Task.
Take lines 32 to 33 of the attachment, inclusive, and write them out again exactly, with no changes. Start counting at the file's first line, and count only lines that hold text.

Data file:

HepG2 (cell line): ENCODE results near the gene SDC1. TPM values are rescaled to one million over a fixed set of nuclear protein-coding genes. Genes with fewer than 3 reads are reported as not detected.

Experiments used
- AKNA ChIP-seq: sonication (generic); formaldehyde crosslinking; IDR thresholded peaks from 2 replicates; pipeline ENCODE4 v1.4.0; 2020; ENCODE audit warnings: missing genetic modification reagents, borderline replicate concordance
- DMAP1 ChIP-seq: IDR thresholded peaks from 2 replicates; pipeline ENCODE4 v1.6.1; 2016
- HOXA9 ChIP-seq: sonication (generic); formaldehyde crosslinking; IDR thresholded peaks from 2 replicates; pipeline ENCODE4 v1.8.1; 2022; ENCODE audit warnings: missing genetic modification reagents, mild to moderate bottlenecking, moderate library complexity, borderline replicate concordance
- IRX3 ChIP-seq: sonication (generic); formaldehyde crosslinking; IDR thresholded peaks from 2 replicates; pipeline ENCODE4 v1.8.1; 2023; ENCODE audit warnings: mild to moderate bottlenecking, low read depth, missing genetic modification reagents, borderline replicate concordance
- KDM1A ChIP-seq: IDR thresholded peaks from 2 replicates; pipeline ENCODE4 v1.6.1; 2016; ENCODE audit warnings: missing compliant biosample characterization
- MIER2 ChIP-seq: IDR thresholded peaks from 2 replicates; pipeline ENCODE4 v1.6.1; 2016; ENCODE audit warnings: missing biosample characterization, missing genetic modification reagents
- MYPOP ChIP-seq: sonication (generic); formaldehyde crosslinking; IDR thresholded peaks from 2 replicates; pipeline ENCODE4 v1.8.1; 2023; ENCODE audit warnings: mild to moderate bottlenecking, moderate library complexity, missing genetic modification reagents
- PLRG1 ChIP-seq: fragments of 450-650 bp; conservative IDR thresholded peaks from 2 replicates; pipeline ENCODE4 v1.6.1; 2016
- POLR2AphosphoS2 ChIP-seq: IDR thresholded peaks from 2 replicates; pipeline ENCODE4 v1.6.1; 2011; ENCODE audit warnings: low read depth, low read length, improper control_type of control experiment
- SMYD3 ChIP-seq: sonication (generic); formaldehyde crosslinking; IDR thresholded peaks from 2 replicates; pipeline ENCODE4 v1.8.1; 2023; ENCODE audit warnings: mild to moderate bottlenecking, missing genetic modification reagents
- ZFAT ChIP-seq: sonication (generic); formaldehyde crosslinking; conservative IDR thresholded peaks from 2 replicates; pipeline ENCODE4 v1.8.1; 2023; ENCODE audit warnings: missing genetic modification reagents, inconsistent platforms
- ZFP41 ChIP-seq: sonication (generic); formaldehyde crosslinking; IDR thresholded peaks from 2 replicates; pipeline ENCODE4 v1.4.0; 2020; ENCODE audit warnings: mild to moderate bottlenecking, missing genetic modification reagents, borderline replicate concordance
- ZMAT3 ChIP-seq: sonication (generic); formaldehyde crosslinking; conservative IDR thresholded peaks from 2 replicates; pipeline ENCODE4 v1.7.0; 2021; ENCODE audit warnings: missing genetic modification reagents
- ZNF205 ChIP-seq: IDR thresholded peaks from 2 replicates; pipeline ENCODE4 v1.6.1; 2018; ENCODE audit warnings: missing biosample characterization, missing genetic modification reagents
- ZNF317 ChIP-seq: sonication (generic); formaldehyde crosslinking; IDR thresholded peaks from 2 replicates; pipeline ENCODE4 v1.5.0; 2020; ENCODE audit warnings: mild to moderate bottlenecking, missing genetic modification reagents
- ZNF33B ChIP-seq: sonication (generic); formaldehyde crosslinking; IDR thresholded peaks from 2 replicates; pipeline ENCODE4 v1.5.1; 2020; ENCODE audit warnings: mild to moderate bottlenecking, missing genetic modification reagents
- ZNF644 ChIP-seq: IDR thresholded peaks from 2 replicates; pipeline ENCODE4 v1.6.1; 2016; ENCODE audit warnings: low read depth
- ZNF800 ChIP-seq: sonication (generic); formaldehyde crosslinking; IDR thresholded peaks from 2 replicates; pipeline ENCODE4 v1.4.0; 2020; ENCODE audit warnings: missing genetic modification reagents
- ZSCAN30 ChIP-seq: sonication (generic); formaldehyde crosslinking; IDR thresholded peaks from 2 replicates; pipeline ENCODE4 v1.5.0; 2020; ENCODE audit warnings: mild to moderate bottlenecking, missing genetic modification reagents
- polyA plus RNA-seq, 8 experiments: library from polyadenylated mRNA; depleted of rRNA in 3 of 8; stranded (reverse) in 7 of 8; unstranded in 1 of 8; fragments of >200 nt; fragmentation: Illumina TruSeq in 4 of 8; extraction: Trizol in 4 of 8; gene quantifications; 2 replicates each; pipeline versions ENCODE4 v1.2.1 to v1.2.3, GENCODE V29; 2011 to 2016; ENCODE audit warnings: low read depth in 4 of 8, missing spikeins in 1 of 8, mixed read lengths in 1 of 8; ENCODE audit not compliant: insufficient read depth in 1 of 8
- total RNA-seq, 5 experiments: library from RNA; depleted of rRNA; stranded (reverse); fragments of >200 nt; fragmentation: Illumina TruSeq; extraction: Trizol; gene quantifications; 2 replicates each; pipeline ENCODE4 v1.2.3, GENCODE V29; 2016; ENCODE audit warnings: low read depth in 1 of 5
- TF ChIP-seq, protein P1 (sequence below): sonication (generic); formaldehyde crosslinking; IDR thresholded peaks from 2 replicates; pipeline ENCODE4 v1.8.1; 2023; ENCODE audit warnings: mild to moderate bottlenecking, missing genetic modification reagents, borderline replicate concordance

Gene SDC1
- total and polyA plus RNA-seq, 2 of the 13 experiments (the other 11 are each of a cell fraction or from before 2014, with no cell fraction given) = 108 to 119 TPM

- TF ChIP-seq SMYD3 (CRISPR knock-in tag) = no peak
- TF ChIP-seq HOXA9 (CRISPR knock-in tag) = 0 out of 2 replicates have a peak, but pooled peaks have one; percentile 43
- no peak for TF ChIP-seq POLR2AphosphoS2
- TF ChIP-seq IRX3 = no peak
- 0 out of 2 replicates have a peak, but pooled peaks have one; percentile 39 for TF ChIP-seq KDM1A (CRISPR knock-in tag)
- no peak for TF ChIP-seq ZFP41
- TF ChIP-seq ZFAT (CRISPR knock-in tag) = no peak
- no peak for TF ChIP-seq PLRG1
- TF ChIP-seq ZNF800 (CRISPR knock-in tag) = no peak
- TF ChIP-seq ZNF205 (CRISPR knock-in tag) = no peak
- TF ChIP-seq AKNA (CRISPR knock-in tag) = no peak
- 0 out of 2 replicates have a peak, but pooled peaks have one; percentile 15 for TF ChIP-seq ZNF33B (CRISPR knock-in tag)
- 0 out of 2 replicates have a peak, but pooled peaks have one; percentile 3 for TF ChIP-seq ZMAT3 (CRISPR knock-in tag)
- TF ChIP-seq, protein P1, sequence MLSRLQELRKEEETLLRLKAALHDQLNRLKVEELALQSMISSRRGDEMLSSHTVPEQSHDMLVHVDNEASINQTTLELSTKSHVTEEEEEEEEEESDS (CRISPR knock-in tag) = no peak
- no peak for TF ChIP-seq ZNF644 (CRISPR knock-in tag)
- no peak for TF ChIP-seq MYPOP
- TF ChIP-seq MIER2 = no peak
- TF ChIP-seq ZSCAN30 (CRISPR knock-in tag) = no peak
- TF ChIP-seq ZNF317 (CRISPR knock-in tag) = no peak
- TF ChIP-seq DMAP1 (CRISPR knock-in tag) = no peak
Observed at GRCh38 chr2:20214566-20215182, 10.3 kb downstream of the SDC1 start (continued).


- no peak for TF ChIP-seq ZFP41
- TF ChIP-seq ZFAT (CRISPR knock-in tag) = no peak